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Comment: As cruise ships are allowed to return, it's full steam ahead

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Ovation of the Seas at the Odgen Point cruise ship terminal in 2019. The return of cruise-ship traffic to B.C. will have a massive impact on many coastal communities, the authors write. DARREN STONE, TIMES COLONIST

The ports along the west coast are thrilled to welcome back international visitors passionate about cruising our spectacular shorelines. It’s been 19 months since our ports have been closed to visitors due to the COVID-19 global pandemic.

The federal government’s decision to lift cruise ship restrictions starting Monday, four months earlier than originally planned, is welcome news, and thanks in part to strong advocacy to the federal government with our tourism industry partners.

Undoubtedly, the cruise ship industry is important to B.C.’s tourism ecosystem and the thousands of people whose livelihoods rely on the regular arrival of ships, the small businesses that showcase the best of their region and the visitors who ­benefit from experiencing all that B.C. has to offer.

British Columbia is a ­destination of choice. In 2019, 1.8 million tourists from around the world booked trips to sail from our ports and, in many cases, to Alaska.

Throughout the pandemic, B.C.’s cruise-related businesses have felt the deep impact of health, safety and travel restrictions, as well as temporary amendments and proposed changes to the U.S. Passenger Vessel Services Act.

These changes are aimed at allowing foreign-flagged cruise ships to bypass laws that require them to make an international stopover en route to Alaska from an American port.

All hands are on deck to ensure B.C.’s cruise ship ­industry comes back strong. The ministries of Tourism, Arts, ­Culture and Sport and ­Transportation and Infrastructure formed and co-lead a cruise ship restart committee as we ­follow expert health guidance and plan for the safe return of cruise ­passengers to B.C.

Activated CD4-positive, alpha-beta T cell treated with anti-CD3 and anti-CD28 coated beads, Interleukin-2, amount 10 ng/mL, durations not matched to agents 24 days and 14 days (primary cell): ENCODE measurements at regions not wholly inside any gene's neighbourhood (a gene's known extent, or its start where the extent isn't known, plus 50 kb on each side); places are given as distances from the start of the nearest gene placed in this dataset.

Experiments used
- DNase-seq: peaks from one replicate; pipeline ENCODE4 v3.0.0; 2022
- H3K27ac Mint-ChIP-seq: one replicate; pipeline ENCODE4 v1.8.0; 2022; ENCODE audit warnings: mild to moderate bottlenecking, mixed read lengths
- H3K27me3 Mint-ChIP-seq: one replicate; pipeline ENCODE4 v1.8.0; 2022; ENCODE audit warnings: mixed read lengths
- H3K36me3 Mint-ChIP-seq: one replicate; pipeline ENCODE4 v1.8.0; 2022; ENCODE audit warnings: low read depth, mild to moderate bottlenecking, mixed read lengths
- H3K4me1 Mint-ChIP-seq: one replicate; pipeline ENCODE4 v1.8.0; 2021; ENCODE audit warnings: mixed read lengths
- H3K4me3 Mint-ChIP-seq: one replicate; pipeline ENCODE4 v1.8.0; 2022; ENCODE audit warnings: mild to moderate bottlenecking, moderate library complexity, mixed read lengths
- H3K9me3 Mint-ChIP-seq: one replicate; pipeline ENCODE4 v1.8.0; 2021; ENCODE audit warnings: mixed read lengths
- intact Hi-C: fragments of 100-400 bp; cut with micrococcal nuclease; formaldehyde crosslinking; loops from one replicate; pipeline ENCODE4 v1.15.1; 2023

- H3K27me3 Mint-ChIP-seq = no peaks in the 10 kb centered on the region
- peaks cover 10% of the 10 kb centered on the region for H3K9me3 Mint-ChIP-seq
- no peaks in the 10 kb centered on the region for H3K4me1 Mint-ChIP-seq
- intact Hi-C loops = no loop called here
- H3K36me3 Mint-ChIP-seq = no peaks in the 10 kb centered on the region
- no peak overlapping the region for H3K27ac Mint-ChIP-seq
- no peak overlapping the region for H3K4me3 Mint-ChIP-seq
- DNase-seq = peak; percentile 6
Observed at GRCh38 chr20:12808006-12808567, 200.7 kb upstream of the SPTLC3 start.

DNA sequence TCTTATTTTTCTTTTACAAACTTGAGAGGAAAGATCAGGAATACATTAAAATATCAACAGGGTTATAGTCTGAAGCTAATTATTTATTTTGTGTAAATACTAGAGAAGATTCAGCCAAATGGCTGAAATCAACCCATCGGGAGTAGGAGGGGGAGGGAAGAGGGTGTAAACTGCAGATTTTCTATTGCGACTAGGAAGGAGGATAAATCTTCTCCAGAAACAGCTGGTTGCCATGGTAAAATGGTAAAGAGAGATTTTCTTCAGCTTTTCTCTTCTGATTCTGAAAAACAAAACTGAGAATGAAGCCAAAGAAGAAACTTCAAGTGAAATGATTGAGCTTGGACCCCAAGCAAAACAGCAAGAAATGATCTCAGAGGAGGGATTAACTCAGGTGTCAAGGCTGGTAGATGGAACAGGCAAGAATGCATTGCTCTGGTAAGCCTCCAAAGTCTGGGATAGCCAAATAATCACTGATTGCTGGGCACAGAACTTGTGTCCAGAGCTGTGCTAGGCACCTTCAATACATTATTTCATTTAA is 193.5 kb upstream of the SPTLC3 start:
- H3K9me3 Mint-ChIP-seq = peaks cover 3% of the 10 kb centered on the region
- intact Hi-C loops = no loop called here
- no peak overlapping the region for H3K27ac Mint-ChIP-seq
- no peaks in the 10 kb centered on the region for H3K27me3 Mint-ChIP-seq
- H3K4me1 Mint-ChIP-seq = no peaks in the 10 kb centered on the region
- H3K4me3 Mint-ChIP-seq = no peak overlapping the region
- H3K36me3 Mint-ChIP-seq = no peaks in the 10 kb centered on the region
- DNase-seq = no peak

We will ensure government and industry partners continue to call for strong federal efforts to change the course of American legislation affecting cruises through Canadian waters.

In 2019, cruise travel generated $2.7 billion for the B.C. economy and provided more than 17,000 good-paying jobs.

Cruise bookings for 2022 already indicate a ­promising future for the sector with 600 ports of call or vessel calls, in just Vancouver and Victoria alone.

We anticipate seeing over a million passengers in each port, with many of these ships ­stopping at Nanaimo, Prince Rupert, Port Alberni and Alert Bay ports. The resumption of cruise stops in B.C. is a win-win for many cruise passengers eager to explore beyond the ­railings of their ship.

Resuming cruise ships in our waters signals another step toward our strong recovery.

Upholding the highest health and safety standards for those disembarking on our shores is exactly the type of assurance we and international visitors expect. Monday will be a great day for all the workers, businesses, ­communities and visitors who value the power of cruise.

Mark is B.C.’s Tourism, Arts, Culture and Sport Minister; Judas is CEO of the Tourism Industry Association of B.C.; Robertson is the CEO of the Greater Victoria Harbour Authority.

Written with the support of Rob Fleming, Minister of Transportation and Infrastructure; Brenda Baptiste, chair of ­Indigenous Tourism B.C.; Richard Porges, president and CEO of Destination B.C.; and Ingrid Jarrett, president and CEO of the B.C. Hotel Association.